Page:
Andrew Bacevich

Thursday, July 29 at Noon (Baypoint Ballroom)

Topic: Washington Rules: America's Path to Permanent War

Andrew J. Bacevich is professor of history and international relations at Boston University. A graduate of the U. S. Military Academy, he received his Ph. D. in American diplomatic history from Princeton.

In 2004, Bacevich was a Berlin Prize Fellow at the American Academy in Berlin. He has also been a fellow of the Paul H. Nitze School of Advanced International Studies at Johns Hopkins University, the John F. Kennedy School of Government at Harvard University, and the Council on Foreign Relations in New York.

Bacevich is the author of  The New American Militarism: How Americans Are Seduced by War (2005) and The Limits of Power: The End of American Exceptionalism (2008), among other books, and his op-eds have appeared in the New York Times, Washington Post, Wall Street Journal, Financial Times, Boston Globe, Los Angeles Times, and USA Today.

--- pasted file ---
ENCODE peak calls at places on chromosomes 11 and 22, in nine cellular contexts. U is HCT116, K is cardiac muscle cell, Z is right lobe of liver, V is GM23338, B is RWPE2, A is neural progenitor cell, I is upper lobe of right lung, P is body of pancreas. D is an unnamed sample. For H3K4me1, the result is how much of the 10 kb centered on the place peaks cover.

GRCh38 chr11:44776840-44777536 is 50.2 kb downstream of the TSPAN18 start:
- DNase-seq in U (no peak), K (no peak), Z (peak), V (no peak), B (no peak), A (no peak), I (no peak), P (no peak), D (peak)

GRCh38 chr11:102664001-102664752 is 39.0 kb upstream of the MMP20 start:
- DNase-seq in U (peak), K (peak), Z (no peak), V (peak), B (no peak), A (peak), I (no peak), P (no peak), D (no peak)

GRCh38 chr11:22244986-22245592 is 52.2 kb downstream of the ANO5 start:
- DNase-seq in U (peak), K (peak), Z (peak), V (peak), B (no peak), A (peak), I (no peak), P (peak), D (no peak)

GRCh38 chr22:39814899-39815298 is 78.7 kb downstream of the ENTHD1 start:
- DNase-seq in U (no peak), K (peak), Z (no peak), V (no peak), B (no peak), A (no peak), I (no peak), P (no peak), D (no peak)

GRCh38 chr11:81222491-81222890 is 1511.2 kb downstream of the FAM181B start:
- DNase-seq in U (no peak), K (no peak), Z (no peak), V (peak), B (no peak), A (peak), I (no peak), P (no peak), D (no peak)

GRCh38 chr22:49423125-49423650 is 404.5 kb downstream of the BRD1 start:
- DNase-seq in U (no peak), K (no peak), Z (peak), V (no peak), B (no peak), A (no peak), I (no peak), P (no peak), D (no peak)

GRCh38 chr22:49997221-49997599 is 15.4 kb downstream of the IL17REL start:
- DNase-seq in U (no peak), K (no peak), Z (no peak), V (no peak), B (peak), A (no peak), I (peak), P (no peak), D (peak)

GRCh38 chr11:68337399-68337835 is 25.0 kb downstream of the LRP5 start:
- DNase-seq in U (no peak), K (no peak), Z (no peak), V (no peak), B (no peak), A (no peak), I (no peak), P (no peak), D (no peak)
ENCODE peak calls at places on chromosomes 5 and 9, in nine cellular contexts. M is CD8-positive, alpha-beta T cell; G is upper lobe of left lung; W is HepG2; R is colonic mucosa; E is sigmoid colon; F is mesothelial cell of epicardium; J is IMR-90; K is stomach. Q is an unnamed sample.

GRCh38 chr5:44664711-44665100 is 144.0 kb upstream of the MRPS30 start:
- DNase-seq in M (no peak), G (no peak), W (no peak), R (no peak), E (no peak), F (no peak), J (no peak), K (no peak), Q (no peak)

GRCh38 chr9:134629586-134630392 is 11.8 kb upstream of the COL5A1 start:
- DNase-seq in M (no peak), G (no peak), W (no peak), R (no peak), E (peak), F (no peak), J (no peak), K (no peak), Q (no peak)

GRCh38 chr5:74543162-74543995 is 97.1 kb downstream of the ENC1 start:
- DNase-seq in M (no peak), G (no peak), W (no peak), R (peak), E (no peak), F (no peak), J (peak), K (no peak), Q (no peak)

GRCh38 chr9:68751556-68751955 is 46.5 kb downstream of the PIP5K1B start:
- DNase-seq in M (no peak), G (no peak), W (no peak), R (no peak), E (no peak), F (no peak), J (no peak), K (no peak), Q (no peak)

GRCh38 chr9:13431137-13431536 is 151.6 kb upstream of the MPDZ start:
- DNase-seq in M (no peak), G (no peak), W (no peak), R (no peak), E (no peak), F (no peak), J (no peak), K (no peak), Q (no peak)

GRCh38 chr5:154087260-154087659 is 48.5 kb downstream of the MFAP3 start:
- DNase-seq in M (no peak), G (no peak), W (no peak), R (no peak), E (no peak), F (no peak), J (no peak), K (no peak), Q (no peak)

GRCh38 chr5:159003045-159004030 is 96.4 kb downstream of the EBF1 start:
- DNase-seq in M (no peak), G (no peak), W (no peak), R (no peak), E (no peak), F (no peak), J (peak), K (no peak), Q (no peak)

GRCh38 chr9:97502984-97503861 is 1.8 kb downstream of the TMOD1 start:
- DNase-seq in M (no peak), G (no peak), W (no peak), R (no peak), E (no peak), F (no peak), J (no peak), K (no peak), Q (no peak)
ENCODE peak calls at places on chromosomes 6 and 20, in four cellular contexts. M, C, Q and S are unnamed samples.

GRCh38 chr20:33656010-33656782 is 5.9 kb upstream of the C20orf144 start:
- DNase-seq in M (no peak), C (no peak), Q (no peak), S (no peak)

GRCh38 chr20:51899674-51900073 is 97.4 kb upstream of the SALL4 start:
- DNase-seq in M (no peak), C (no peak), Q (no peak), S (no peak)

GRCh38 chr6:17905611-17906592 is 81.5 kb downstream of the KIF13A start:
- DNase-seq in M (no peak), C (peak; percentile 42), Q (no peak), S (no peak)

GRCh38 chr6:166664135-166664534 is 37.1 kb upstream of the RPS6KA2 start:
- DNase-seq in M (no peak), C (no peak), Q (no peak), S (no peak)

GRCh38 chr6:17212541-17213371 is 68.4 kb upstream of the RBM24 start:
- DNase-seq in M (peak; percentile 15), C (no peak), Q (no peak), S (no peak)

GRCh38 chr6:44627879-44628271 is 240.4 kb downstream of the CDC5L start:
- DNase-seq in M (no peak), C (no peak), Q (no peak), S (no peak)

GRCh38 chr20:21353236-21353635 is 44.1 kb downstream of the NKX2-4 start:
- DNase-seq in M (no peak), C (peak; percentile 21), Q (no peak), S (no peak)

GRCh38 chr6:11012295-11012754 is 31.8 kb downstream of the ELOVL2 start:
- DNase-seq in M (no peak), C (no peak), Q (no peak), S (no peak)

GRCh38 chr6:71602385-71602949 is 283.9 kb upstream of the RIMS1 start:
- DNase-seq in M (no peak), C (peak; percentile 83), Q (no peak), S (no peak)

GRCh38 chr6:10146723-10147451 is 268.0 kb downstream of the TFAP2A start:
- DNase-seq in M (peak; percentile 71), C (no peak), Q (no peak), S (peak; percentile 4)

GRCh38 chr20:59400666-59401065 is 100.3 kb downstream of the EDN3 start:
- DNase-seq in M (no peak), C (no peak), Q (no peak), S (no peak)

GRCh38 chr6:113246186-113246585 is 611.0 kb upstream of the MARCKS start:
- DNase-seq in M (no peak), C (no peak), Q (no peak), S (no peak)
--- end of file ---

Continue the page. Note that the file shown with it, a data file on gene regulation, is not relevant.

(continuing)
“The bedrock assumption to which all of official Washington adheres, liberal Democrats no less than conservative Republicans, is that the United States itself constitutes the axis around which history turns. We define the future. Our actions determine its course. The world needs, expects, and yearns for America to lead, thereby ensuring the ultimate triumph of liberty. For the United States to shrink from its responsibility to lead is, at the very least, to put at risk the precarious stability to which humanity clings and in all likelihood would open the door to unspeakable catastrophe. Alternatives to American leadership simply do not exist.

“Reject these propositions and your chances of working in the White House, securing a cushy billet at some Washington think tank, or landing an invitation to pontificate on one of the Sunday-morning talk shows are reduced to just about zero.”

– Andrew J. Bacevich  (from the January issue of The Boston Review)

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